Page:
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Invent Worldwide Consulting, LLC v. Absolutelynew

September 19, 2012


Name of Assigned Judge Sitting Judge if Other or Magistrate Judge Rebecca R. Pallmeyer than Assigned Judge



Written Opinion. Defendant's motion to dismiss (52) is granted in part and denied in part. Counts I and II are dismissed. Counts III, IV, and V survive this motion. Defendants are directed to file their answer to those counts within 21 days. Status conference is set for October 26, 2012, at 9:30 a.m. Parties are directed to meet prior to the status to discuss a possible settlement. (For further details see minute order.)

O[ For further details see text below.] Notices mailed by Judicial staff.


Plaintiff Invent Worldwide Consulting, LLC, alleges that Defendant, AbsolutelyNew, Inc., posted false and defamatory statements concerning Plaintiff on Defendant's website. Defendant moves to dismiss the five-count complaint. For the reasons described here, the motion is granted in part and denied in part.

Plaintiff Invent Worldwide Consulting, LLC, is in the business of "consulting with inventors of ideas to assist them in obtaining legal protection for their idea, and to locate manufacturers and retailers who may be interested in the new product." (Complaint [1], ¶ 2.) Defendant Absolutely New, Inc., a California corporation, is engaged in a similar business (Complaint ¶ 6) and operated a website,, on which it posted disparaging and allegedly false information concerning Plaintiff's business. Specifically, the website included a copy of Plaintiff's trademark, followed by this language suggesting that the testimonials that appear on Plaintiff's website are phony:

This company has been in business for only 7 months, but the testimonials on their website are from customers that have been satisfied with them for over 3 years in some cases. Obviously these are fake testimonials. This company is lying to misrepresent their potential clients, they're not certified by the BBB or the United Inventors Association. Invent Worldwide Consulting has scam and fraud written all over it! Here is the link to their "testimonials." (Complaint, ¶ 41; Exhibit D.) After Plaintiff complained, Defendant removed Plaintiff's logo from its website, but added the following language:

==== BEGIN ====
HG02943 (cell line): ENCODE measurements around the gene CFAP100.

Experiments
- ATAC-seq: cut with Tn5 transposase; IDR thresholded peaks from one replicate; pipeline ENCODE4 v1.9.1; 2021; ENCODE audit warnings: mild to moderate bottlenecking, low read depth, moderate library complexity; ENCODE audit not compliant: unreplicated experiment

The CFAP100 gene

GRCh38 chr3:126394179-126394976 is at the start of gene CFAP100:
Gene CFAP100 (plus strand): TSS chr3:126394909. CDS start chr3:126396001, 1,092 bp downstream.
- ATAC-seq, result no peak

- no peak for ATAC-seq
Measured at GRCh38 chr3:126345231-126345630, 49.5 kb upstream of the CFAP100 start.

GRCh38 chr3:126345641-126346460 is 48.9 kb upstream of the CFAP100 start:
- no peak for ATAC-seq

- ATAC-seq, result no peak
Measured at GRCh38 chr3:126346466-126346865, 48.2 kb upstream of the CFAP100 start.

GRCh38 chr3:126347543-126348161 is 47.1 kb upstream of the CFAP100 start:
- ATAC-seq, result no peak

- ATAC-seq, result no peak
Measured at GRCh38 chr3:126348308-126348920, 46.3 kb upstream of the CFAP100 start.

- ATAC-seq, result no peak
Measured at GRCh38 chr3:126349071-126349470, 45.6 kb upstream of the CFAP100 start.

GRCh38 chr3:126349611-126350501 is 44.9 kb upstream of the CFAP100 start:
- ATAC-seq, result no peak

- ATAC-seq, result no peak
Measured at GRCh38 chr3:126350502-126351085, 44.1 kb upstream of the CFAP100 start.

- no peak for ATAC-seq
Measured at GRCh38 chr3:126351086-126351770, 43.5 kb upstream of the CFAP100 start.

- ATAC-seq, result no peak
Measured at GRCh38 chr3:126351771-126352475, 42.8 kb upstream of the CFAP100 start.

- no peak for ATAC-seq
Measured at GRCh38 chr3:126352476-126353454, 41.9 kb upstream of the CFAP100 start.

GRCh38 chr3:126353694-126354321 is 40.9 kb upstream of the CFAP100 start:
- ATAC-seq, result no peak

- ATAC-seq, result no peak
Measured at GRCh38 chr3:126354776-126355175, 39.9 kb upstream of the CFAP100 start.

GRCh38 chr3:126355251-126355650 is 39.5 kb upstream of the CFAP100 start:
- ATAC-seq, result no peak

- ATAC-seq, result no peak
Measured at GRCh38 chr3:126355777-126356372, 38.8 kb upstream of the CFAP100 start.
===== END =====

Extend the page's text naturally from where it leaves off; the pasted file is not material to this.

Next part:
We cannot post up the testimonials that are clearly fake because of a copyright complaint from his company. Obviously they're not happy with this website exposing their shady business practices and protecting inventors from scams. (Complaint, ¶ 39; Exhibit G.) Plaintiff alleges, in addition, that a google search for its own name, "Invent Worldwide Consulting" can take the user to the SellMyInventionIdea site with its false and disparaging comments about Plaintiff's services; Plaintiff believes that Defendant engineered this result by using Plaintiff's trademark in the source code for Defendant's own website. (Complaint ¶ 38.) One of Plaintiff's clients, an inventor, reported that a representative of Defendant spoke to the client by telephone and told the client that Plaintiff was a "scam" and a "clearinghouse," reducing the client to tears. (Complaint, ¶¶ 52, 53.)


Plaintiff alleges Defendant's conduct supports five claims: copyright infringement (Count I); trademark infringement (Count II); unfair and deceptive business practices in violation of the Lanham Act (Count III); a violation of the Illinois Consumer Fraud and Deceptive Business Practices Act (Count IV); and "trade defamation" (Count V). Defendant moves to dismiss all five of these counts pursuant to FED. R. CIV. P. 12(b)(6). The court addresses each claim briefly.

The copyright claim requires little discussion. To state a claim for direct copyright infringement, a plaintiff must allege facts setting forth (1) ownership of a valid copyright in a work and (2) the copying of elements of the work that are original. Feist Publ'ns, Inc. v. Rural Tel. Serv. Co., (1991). Plaintiff in this case has not identified any copyrighted work, nor has Plaintiff alleged copying of any original elements of any copyrighted material. Indeed, as Defendant points out (Defendants' Reply Memorandum [73] at 2), Plaintiff's response to the motion to dismiss made no mention of the copyright infringement count. That claim (Count I) is dismissed.

Plaintiff has alleged a protectable trademark, but the court concludes the allegations are nevertheless insufficient to support a trademark infringement claim. To prevail on such a claim under the Lanham Act, 15 U.S.C. ยง 1125(a) or at common law, a plaintiff must demonstrate that it has a protectable trademark and that the defendant's use of the mark is likely to cause confusion among consumers. Promatek Industries, Ltd. v. Equitrac Corp., 300 F.3d 808, 811 (7th Cir. 2002); Jim Mullen Charitable Foundation v. World Ability Federation, NFP, 395 Ill. App.3d 746, 753, 917 N.E.2d 1098, 1104 (1st Dist. 2009). Plaintiff and Defendant AbsolutelyNew are competitors. Plaintiff here has alleged that Defendants AbsolutelyNew and its principal, Defendant Jose Costello, have made false and disparaging statements concerning the nature and quality of the services provided by Plaintiff. Nothing about these allegations supports the ...

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